by Eric Niiler
Protests at the White House gates are a Washington ritual of sorts. But the past two weeks has seen a remarkable parade of people, from celebrities and religious activists to government workers and scientists, protesting a plan to ship Canadian oil to the US.
The project, known as the Keystone XL pipeline, would ship oil from Alberta's controversial tar sands to the coast of the Gulf of Mexico via the Midwest. Among those taking a stand against it, and getting arrested at the White House, is NASA climatologist James Hansen, one of the world's leading experts on climate change. Hansen says the tar sands are among the world's dirtiest sources of energy.
"Because it takes so much energy to squeeze this oil out of this tar sands, it's worse than burning coal'" Hansen says. "The science on that is very clear."
Hansen says that unlike liquid oil deposits, the tar sands hold a gooey sludge called bitumen, a mixture of clay, sand, petroleum, heavy metals and other minerals. Getting it out of the ground requires piping down steam or other solvents, a process that generates several times the amount of greenhouse gas emissions as conventional oil drilling. Hansen says tapping the tar sands will make it nearly impossible to put the brakes on rising levels of carbon dioxide in the earth's atmosphere.
"If we put the tar sands and tar shale CO2 into the atmosphere, there's no way we can stabilize climate," Hansen says. "We will hand our children and grandchildren a situation that is out of their control."
Hansen and the others want President Obama to kill the pipeline. Author and activist Bill McKibben says the fight over Keystone is a test for the White House.
"This is the biggest challenge the president has had on climate and energy," McKibbon says. "And the good news is the president can take care of this one himself."
Since the Keystone pipeline falls under the jurisdiction of the State Department, President Obama, rather than Congress, will have the final say. And McKibben says Obama's decision will be remembered next year.
"Leaders of all the major environmental groups in this country, from the corporate friendly Environmental Defense Fund to the radical Greenpeace and Rainforest Action Network, joined together in a letter this week saying this is the environmental challenge between now and the election," McKibbon said. "And we expect nothing less than you will block this pipeline."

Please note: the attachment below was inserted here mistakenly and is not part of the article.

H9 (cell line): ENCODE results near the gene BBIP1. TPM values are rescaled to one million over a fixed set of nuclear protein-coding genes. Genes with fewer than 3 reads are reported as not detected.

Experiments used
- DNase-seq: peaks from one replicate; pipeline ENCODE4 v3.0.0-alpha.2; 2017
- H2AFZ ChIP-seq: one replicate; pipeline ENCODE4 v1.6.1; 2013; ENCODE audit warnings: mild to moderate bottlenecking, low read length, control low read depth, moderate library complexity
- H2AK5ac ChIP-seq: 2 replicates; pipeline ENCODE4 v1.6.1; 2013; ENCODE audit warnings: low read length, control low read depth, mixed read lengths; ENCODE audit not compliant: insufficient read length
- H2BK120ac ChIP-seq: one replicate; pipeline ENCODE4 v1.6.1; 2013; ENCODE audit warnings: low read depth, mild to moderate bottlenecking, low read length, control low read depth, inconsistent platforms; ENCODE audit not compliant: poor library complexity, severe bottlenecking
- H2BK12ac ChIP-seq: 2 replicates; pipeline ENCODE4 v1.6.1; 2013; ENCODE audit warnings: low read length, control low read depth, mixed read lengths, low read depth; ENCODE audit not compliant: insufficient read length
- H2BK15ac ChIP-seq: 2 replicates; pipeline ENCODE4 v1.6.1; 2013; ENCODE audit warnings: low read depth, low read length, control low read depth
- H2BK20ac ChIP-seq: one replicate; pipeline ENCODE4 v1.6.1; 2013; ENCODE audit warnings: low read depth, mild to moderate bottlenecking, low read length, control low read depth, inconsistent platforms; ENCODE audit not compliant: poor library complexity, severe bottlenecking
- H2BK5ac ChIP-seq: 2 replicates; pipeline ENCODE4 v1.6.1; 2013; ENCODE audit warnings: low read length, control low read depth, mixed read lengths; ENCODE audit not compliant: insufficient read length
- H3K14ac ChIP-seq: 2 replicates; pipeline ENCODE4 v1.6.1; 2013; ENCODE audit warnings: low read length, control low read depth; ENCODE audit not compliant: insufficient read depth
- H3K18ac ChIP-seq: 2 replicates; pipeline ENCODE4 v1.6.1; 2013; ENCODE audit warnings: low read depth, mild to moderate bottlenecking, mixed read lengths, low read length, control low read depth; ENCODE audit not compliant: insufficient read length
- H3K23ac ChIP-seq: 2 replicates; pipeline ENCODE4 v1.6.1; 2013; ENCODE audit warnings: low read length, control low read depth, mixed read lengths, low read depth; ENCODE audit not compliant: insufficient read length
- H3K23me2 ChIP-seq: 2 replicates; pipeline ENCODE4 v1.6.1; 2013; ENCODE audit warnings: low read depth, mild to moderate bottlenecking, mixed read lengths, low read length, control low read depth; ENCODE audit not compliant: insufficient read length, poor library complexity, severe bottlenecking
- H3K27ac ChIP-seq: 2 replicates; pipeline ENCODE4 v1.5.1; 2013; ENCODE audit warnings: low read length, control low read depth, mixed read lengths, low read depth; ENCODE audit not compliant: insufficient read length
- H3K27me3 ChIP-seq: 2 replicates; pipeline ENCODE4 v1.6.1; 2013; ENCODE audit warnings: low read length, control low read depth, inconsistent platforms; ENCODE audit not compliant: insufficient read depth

But Shawn Howard, a spokesman for Trans Canada, which is building the Keystone project, says the protesters are misguided if they think that stopping the pipeline will stop the flow of oil from what he calls the "oil sands."
Howard says the oil will flow whether or not the US buys it. In fact, some of it is already being piped to British Columbia. But he says what would be lost is about 20,000 badly-needed construction and manufacturing jobs, most in the US.
"We will begin almost immediately to put those 20,000 workers to work," Howard says. "Not only that, this is private sector money that is funding one of the largest infrastructure projects in North America, and there won't be any government money that goes toward this."
Transcanada already has agreements with six American unions to supply labor, and several have come out in support of the project.
Meanwhile Canada's ambassador to the United States, Gary Doer, says his country is working to make what supporters call the oil sands less damaging to the climate. And Doer says the pipeline will mean a more reliable source of energy for Americans.
"We believe that the oil sands in Canada have improved in terms of its environmental sustainability," Doer says. "In terms of environmental challenges, its true it represents a challenge for all of us. But it also represents an opportunity for energy security for both Canada and the United States."
Despite objections from the EPA, the US State Department released a report last week saying that the project passes environmental muster. So it's now up to Secretary of State Hillary Clinton to assess the merits based on national security needs, and make a recommendation to president Obama.
The environmentalists gathered at the White House have made it clear that their support for the president's reelection may hinge on his decision. But Georgetown University government professor Stephen J. Wayne says that greens lack the political and fundraising clout of the unions that would benefit from pipeline jobs.
Still, Wayne says, a decision in favor of the pipeline would have some political cost.
"The problem the president has to face with the environmental community is a problem not with them voting Republican," Wayne says. "Not when you have Republican candidates saying they don't believe in global warming. But you have to worry about them staying home."
The state department begins public hearings on the pipeline this month. A final decision is expected by the end of the year.
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